Module 27: Plant Propagation 101

Plant propagation is a great way to do it if you’re a beginner gardener looking to expand your plant collection.

In this article, we’ll introduce the key plant propagation techniques and each method’s pros and cons.

Leaf-cutting propagation

Learning Objectives

  • Learn how to multiply your plants
  • Understand the different types of plant propagation
  • Practice propagating plants at home

How to Multiply Your Plants

Propagation is the process of creating new plants from existing ones, which can be done in several ways.

Seed Propagation:

Seed propagation is the most common method of plant propagation. It involves collecting seeds from your existing plants and sowing them in soil. The advantages of seed propagation are that it’s easy and inexpensive, and you can propagate many plants simultaneously. Some plants that can be propagated through seeds include sunflowers, marigolds, and zinnias.

To try seed propagation at home, collect the seeds from your favourite plants when they’re mature and dry. Then, sow them in pots filled with potting soil and water regularly. Keep the pots in a warm, sunny spot, and you’ll soon see the seeds germinate and grow into new plants.

Stem Cutting Propagation:

Stem-cutting propagation involves cutting from the stem of an existing plant and rooting it in soil. This method is great for plants that are difficult to propagate from seeds or that don’t produce seeds. Some plants that can be propagated through stem cuttings include lavender, mint, and rosemary.

Select a healthy stem with a few leaves to try stem-cutting propagation at home. Cut the stem below a node (where the leaves grow) and remove the lower leaves. Dip the cut end in rooting hormone and plant the stem in a pot filled with potting soil. Keep the soil moist and in a bright spot, and the stem will soon take root and grow into a new plant.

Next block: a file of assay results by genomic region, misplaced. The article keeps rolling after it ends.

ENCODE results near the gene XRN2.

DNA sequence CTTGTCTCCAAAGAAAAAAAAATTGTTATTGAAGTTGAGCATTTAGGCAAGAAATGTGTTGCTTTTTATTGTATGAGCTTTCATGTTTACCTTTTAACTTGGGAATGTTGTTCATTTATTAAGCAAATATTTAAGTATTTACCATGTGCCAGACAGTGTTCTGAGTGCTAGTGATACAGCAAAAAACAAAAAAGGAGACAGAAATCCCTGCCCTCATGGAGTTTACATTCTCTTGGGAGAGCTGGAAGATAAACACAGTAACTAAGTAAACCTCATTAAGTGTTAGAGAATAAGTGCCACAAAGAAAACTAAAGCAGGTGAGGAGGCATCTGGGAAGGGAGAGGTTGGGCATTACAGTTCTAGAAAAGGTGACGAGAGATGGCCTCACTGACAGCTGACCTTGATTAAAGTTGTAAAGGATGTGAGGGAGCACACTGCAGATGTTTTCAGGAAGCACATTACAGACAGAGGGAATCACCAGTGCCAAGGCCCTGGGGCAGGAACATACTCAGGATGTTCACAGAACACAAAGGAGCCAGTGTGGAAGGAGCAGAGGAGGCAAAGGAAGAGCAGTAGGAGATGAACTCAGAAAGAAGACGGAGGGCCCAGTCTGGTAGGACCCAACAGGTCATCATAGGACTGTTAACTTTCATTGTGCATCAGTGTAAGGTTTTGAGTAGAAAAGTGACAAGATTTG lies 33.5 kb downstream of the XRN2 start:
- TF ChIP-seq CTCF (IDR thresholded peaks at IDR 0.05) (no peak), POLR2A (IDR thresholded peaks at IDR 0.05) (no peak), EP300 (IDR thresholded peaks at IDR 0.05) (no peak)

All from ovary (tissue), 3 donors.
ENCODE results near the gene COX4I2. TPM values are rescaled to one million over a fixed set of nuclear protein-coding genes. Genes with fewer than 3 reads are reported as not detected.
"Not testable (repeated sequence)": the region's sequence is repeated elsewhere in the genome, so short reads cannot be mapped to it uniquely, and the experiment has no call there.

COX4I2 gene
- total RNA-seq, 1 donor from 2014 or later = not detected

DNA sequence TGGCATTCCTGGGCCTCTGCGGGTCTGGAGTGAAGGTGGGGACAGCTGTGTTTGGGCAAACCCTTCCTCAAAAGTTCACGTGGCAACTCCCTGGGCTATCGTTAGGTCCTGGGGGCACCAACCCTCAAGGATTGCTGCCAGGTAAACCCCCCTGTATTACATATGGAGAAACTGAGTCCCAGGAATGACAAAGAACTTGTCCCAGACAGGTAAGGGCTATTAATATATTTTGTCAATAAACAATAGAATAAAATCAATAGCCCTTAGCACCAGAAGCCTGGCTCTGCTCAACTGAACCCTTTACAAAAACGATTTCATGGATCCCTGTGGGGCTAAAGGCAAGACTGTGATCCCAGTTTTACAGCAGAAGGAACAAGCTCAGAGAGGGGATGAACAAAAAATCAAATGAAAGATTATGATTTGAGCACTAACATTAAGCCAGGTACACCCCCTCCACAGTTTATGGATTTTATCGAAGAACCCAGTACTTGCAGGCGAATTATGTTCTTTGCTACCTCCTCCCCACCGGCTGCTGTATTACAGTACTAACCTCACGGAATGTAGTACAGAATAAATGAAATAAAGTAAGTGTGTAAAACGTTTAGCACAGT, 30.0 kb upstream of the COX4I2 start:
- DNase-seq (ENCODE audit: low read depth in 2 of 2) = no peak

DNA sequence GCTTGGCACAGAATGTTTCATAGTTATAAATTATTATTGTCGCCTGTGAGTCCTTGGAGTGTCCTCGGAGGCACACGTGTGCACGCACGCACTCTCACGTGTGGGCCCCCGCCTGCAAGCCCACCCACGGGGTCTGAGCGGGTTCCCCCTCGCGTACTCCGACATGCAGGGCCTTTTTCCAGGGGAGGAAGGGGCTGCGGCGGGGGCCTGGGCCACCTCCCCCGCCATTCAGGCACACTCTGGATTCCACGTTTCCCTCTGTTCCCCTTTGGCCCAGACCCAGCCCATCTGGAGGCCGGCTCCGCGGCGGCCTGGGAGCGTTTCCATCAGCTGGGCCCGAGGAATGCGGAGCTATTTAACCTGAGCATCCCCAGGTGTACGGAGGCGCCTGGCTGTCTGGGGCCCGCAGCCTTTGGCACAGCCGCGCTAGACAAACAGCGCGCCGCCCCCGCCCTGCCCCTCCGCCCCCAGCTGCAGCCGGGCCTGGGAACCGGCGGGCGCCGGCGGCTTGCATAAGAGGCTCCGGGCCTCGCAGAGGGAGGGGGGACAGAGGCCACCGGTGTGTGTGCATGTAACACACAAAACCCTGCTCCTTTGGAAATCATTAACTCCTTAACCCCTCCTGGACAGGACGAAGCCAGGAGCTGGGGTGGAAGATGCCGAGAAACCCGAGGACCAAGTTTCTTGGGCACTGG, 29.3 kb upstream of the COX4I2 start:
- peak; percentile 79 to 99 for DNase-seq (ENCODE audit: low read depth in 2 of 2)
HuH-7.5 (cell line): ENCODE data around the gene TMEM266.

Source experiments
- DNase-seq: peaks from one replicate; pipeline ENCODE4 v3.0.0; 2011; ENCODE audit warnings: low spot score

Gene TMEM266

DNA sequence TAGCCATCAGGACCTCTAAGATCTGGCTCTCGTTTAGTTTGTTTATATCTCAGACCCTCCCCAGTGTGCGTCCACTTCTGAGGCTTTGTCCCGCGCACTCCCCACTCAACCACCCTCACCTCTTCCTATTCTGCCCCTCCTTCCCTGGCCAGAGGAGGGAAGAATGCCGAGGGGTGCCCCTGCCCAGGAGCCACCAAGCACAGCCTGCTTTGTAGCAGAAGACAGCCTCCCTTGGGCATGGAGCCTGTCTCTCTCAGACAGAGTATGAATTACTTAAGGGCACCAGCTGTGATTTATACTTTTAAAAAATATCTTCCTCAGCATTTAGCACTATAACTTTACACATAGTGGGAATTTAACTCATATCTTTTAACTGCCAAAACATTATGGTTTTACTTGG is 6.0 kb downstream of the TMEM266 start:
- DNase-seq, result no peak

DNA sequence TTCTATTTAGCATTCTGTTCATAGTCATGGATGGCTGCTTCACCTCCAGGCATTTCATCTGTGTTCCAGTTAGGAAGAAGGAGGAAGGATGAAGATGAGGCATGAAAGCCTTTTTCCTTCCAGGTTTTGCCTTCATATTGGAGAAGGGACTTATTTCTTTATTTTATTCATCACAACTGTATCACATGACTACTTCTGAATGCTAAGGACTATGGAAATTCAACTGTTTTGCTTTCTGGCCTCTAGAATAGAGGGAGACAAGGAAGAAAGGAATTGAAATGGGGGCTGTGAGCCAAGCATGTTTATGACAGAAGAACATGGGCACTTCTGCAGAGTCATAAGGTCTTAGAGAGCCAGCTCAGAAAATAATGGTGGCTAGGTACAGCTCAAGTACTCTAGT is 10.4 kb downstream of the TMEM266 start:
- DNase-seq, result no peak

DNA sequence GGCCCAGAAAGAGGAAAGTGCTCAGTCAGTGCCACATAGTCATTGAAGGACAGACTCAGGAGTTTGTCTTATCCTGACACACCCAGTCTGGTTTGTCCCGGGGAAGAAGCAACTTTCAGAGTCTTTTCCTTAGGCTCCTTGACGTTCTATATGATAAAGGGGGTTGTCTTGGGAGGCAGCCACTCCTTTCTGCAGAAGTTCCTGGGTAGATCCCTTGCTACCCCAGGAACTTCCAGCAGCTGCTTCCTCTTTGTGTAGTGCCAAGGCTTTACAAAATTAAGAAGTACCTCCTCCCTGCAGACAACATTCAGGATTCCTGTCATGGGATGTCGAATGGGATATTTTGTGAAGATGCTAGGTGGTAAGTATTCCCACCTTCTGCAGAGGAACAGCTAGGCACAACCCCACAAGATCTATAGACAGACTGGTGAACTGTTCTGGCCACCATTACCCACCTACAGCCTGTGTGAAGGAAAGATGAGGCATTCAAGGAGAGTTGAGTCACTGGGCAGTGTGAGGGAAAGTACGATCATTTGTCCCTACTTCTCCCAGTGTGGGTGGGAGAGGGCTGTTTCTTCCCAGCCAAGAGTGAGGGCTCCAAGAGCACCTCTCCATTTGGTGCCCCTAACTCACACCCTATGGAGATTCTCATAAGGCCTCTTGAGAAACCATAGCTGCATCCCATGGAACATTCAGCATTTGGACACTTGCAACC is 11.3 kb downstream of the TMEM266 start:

Leaf Cutting Propagation:

Leaf-cutting propagation involves taking a leaf from an existing plant and rooting it in the soil. This method is great for plants with interesting foliage, such as succulents and begonias.

To try leaf-cutting propagation at home, select a healthy leaf from your plant and cut it off. Make sure to include the stem. Dip the stem in rooting hormone and plant it in a pot filled with potting soil. Keep the soil moist and in a bright, warm spot, and the leaf will soon take root and grow into a new plant.

Division Propagation:

Division propagation involves separating an existing plant into several smaller plants. This method is great for plants that have outgrown their pot or are starting to look crowded. Some plants that can be propagated through division include hostas, daylilies, and ornamental grasses.

Remove the plant from its pot to try division propagation at home and gently separate the root ball into smaller sections. Plant each section in its own pot filled with potting soil and water well. Keep the soil moist and in a bright spot, and the new plants will soon start to grow.

In addition to the methods mentioned above, there are other ways to propagate plants, such as layering, grafting, and tissue culture. However, these methods are more advanced and require more knowledge and skill.

Pros and Cons of Plant Propagation:

Plant propagation has many advantages, including creating new plants for free, expanding your plant collection, and preserving your favourite plants. However, it can also be time-consuming and requires some patience and care.

In conclusion, plant propagation is a great way to multiply your plants and create a beautiful garden. You can try all these methods at home and have fun experimenting with different plants with a little practice and patience.

Activity

  • Try propagating a plant at home using one of the techniques mentioned in this article.
  • Share your experience with other beginner gardeners online via our Facebook page.
  • Consider attending a plant propagation workshop or course to learn more about this fascinating subject.

Practical steps on plant propagation:

Stem Cutting Propagation

Example Plant: Pothos (Epipremnum aureum)

Equipment:

  • Pruning shears or scissors
  • Potting soil
  • Container for planting
  • Watering can or spray bottle